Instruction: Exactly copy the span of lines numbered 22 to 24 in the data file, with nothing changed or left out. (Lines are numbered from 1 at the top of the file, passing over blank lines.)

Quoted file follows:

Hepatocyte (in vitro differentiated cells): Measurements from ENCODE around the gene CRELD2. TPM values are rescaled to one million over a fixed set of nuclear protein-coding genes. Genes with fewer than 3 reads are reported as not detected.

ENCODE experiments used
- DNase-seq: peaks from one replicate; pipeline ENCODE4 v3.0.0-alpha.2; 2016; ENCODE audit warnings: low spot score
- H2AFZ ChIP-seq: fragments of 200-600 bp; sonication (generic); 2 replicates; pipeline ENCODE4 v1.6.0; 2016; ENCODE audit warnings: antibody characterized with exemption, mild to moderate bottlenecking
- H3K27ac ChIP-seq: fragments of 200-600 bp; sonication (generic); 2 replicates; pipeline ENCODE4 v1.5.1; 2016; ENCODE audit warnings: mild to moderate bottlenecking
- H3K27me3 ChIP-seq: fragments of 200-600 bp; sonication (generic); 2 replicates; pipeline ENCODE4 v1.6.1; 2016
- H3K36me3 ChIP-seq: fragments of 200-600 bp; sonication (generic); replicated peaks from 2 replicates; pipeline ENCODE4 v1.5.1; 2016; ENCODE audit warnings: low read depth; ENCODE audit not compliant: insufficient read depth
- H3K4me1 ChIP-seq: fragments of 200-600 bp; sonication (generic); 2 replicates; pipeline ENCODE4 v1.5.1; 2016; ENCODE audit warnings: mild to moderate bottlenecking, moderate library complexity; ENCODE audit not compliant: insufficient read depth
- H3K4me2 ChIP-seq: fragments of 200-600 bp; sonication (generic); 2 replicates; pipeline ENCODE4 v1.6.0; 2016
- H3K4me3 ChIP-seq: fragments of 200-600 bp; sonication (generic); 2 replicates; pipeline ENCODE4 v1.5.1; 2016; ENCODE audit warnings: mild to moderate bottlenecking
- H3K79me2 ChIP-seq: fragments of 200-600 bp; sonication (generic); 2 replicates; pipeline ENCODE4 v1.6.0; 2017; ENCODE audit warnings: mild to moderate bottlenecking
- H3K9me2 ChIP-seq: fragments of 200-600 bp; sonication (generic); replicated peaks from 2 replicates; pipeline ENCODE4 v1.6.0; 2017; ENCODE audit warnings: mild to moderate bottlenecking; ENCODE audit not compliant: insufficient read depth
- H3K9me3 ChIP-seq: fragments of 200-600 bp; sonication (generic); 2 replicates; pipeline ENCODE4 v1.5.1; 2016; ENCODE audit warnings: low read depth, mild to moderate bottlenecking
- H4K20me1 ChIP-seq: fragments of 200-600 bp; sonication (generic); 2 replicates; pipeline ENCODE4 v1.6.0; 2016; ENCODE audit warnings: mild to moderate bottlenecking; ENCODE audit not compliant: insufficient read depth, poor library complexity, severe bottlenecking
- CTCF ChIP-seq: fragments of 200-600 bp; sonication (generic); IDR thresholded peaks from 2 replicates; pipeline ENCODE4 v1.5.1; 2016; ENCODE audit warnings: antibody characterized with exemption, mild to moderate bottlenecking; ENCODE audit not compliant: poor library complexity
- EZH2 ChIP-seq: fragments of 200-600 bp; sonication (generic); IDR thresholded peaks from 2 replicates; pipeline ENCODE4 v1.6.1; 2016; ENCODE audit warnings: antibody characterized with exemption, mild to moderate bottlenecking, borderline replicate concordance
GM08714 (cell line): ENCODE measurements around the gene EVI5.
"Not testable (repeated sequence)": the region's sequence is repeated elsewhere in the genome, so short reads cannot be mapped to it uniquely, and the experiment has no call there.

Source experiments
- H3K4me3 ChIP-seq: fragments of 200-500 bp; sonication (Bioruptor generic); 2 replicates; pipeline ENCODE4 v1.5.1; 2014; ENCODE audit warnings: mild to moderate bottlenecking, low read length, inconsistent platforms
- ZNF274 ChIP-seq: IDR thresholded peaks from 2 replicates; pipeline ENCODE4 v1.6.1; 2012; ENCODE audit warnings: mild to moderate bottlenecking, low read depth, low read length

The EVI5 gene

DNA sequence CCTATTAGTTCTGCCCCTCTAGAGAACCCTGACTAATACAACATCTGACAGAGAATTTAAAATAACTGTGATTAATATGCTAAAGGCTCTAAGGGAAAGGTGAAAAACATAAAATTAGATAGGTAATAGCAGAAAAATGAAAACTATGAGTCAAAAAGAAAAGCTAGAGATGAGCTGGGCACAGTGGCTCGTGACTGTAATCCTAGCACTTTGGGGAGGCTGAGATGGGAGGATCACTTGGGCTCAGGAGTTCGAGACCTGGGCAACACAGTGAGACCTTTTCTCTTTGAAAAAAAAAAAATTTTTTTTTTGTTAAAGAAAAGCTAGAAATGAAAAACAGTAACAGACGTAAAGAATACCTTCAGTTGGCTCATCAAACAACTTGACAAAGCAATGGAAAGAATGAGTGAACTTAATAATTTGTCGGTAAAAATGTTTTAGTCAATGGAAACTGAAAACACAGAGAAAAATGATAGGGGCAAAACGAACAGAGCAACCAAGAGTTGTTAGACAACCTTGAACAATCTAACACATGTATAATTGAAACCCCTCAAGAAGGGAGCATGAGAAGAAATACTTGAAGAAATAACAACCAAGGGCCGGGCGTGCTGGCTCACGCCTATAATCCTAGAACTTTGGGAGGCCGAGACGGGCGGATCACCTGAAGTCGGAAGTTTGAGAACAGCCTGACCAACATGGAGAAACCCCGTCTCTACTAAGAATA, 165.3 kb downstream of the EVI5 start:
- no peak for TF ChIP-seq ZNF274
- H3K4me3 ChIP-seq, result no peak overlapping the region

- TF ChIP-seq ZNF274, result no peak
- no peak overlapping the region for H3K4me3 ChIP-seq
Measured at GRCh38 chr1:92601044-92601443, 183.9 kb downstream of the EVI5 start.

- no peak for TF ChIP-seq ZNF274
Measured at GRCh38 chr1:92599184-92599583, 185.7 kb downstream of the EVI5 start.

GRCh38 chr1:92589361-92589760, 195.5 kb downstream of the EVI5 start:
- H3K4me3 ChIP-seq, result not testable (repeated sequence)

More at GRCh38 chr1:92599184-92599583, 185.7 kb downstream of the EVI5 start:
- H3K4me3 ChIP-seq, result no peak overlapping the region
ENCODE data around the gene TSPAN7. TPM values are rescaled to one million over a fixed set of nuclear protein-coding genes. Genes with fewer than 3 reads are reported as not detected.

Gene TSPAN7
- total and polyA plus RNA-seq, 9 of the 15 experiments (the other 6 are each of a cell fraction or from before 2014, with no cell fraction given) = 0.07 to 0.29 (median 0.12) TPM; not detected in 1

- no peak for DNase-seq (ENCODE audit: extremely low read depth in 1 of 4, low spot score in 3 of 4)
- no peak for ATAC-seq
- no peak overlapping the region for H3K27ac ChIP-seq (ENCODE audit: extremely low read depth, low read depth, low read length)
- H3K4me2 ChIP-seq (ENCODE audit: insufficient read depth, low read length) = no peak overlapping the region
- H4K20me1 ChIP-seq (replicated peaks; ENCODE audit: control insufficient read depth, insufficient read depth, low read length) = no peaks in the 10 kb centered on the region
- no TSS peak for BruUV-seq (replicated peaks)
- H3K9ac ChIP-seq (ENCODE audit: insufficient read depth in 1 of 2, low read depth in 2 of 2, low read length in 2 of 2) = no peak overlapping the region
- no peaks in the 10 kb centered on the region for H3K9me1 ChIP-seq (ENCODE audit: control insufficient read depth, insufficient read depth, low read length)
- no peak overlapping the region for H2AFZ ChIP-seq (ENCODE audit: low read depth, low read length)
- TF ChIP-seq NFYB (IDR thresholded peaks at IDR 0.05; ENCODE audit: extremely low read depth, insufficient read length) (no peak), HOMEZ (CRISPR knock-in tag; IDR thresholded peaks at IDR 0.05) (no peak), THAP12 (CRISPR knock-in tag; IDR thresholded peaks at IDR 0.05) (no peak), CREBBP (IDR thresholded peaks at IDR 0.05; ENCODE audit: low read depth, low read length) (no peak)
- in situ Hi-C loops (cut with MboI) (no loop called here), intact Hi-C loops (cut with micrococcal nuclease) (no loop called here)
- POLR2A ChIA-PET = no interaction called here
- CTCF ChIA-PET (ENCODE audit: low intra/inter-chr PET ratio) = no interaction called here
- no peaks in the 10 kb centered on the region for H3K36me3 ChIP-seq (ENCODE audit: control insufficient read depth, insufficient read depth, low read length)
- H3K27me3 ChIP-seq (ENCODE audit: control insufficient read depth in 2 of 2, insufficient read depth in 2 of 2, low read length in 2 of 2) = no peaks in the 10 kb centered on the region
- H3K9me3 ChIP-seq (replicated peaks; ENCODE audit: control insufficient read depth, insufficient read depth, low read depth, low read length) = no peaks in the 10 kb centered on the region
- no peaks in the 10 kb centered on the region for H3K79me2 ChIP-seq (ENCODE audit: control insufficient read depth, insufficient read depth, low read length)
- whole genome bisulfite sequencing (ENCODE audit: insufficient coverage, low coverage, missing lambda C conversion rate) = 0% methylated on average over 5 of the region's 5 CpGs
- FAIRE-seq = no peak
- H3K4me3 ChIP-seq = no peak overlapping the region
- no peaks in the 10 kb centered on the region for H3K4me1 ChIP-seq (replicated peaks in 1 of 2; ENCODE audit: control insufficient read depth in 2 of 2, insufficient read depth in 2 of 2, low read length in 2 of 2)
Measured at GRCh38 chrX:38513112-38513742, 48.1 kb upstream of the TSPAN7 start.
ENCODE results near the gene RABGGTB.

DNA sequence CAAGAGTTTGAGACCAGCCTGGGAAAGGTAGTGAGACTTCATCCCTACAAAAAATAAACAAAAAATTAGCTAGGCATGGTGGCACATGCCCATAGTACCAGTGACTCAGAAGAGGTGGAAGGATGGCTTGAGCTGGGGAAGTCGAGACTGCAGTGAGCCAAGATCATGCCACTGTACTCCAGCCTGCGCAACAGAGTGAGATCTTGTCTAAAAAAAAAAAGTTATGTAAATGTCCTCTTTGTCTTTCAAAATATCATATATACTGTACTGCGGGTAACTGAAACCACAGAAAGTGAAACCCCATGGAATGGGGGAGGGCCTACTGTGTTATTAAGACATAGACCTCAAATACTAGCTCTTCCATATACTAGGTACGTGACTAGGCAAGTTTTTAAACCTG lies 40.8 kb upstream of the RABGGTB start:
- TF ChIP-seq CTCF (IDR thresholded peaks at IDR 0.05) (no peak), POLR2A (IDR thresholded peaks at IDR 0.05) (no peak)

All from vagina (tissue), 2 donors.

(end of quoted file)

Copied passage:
The EVI5 gene

DNA sequence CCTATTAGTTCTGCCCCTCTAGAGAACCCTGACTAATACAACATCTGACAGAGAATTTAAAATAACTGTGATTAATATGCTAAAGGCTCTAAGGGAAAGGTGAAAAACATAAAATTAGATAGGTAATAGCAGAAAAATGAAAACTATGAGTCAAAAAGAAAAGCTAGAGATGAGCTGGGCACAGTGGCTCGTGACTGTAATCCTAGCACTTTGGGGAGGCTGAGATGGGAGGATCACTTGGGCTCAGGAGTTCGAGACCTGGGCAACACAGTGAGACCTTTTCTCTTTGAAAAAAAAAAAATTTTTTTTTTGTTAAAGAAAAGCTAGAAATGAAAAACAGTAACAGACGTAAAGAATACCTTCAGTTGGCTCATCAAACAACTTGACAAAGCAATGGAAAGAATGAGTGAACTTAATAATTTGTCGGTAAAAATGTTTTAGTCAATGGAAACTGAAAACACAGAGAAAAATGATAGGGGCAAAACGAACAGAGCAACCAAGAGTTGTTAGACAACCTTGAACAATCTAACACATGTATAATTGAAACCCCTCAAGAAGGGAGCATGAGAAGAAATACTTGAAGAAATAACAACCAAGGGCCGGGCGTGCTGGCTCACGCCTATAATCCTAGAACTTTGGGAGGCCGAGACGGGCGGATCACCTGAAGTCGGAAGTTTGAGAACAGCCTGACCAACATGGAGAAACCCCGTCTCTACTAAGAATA, 165.3 kb downstream of the EVI5 start:
- no peak for TF ChIP-seq ZNF274